Lauren Stiller Rikleen’s "Her Honor" Is a Testimony to the Triumphs and Travails of Women Judges
March 14, 2023
In 2020, when Lauren Stiller Rikleen was first approached by the American Bar Association to compile a collection of essays on the personal and professional journeys of 25 prominent women jurists — including two Supreme Court justices — the idea intrigued her. She may have also felt right at home with the project.
Rikleen has authored books on women in the law, multigenerational office teams, and workplace sexual harassment, as well as more than 200 articles addressing social, political, and legal matters. Her expertise on issues relating to leadership and the legal profession, particularly on women attorneys, made her the natural choice to edit Her Honor: Stories of Challenge and Triumph From Women Judges.
Rikleen is president of the Rikleen Institute for Strategic Leadership, a consultancy focused on developing engaged and inclusive workplaces, and a board member and executive director of Lawyers Defending American Democracy. Active in the bar community, Rikleen is a past president of the Boston Bar Association and past chair of the ABA’s Section of Civil Rights and Social Justice, among other ABA roles. She has also received multiple awards for her work involving women and legal practice.
Here, Rikleen provides a glimpse into the inspiring experiences of these groundbreaking women jurists and shares why she believes it’s important to preserve their stories.
What led you to take on this project?
I was approached by members of the newly created editorial board of the [ABA] Judicial Division in August 2020. We all recall what was going on in 2020; we were spending a lot of time in our homes! I was asked if I would consider editing a book of stories from prominent women judges. The notion was that it might be interesting for the Judicial Division to have a book focusing on judges talking about their journeys.
They knew me, knew I like to write, and were familiar with other books of mine published by the ABA. I thought the idea was really interesting, especially since I normally spend a lot of time traveling and speaking, and at the time we were in lockdown.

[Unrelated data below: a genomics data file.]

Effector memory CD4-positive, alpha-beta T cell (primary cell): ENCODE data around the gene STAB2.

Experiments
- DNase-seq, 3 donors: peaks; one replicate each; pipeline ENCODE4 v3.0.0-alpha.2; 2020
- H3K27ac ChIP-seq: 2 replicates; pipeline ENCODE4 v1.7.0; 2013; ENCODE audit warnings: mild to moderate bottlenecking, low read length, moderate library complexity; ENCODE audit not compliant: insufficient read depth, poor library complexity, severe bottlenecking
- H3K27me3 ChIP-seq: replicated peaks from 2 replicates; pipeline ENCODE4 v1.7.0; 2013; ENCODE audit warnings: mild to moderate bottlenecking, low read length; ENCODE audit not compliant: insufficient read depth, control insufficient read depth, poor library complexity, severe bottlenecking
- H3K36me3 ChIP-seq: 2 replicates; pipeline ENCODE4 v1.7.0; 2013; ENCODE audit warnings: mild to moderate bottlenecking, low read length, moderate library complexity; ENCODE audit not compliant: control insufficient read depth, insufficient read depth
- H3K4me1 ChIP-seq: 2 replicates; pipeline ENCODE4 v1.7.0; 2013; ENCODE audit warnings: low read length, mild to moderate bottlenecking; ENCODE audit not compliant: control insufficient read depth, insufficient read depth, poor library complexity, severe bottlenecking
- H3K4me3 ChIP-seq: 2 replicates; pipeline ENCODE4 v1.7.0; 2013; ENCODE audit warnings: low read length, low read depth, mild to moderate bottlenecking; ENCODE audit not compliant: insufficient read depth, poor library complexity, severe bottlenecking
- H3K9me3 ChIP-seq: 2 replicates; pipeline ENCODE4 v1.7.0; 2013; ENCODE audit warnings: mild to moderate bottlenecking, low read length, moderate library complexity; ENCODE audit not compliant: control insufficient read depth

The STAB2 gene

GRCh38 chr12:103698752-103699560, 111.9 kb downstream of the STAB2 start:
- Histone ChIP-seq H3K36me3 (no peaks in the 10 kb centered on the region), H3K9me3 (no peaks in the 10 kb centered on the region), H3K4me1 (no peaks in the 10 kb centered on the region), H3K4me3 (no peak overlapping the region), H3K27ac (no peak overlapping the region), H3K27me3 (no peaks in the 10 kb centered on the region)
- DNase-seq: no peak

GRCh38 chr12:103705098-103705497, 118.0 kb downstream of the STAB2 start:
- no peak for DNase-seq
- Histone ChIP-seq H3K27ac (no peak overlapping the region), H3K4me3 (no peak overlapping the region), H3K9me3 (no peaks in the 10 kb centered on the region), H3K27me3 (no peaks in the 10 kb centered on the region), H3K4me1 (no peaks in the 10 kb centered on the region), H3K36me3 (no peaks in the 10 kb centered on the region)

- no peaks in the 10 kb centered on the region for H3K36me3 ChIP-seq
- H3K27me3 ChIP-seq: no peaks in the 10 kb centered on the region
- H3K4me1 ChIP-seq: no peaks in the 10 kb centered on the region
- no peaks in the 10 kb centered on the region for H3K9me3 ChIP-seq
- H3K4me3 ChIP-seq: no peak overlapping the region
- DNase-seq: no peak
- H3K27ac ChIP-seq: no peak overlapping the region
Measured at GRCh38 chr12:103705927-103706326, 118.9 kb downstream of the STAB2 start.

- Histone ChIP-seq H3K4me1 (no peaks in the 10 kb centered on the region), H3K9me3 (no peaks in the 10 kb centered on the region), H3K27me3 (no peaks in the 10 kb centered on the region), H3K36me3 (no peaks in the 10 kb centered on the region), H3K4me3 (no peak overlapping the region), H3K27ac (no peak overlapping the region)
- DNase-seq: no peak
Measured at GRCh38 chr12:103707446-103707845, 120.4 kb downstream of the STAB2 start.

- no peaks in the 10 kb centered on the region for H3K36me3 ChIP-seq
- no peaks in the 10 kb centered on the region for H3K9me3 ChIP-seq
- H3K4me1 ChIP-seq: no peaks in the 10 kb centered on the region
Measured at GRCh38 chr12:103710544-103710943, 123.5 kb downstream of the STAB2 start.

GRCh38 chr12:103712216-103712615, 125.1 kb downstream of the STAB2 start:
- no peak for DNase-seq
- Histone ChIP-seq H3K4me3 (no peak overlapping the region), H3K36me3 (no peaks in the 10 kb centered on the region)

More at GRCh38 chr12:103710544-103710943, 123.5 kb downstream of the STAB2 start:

The topic intrigued [me], but what was even more intriguing was the idea of crafting a book that could focus on the struggles and challenges that the individual judges faced with respect to bias, sexism, and sexual harassment in their own lives in a way that could be meaningful and relevant for today’s audience.
We had a bunch of conversations about this, and what I eventually did was create a summary of themes that we then asked the judges to consider writing about. We wrote and asked them to participate and included a list of topics on which we welcomed their reflections and stories.
We gave them, I think, maybe a dozen examples to try to make it as easy as possible to understand what we were looking for — some of the harder choices they made in their careers and the challenges that were posed in making those choices; their experiences overcoming racism, sexism, or other types of stereotyping; and sharing examples of their responses to intersectional biases.
My hope was that they would address how they changed or challenged the status quo. Did they perceive themselves to be victims of bias? How did they work to level the playing field?
We also asked them to consider writing about pay and promotion inequality, and the relationship between women and power, because it’s complicated. Women are often reluctant to seek positions of power or to put themselves forward. Yet here are these, by any definition, very powerful women in very important positions in society. What happens when they put themselves forward for these powerful roles? Did they face backlash? Those are the kinds of stories we sought.
What did you think about the replies you received?
I loved them all. There were submissions that truly left me in tears, such as when they wrote about their childhood experiences in the Jim Crow South or other extraordinary hardships they had to overcome. Everyone shared moving examples.
There are others where my first reaction was to question how a particular submission would work. And then, as I read and thought about it, I would see how it could fit perfectly.
For example, one submission focused on a leader in the National Association of Women Judges who recognized that the organization had a unique role to play in bringing together various constituencies to help [pass] the Violence Against Women Act. At first, the chapter seemed an anomaly, but as I considered it in the context of the other stories, I realized it provided a very important reflection on women supporting each other, building coalitions to effect change, and recognizing their own power to do so.
In the end, each chapter stands on its own and has its own lessons, even as there are common lessons and common themes.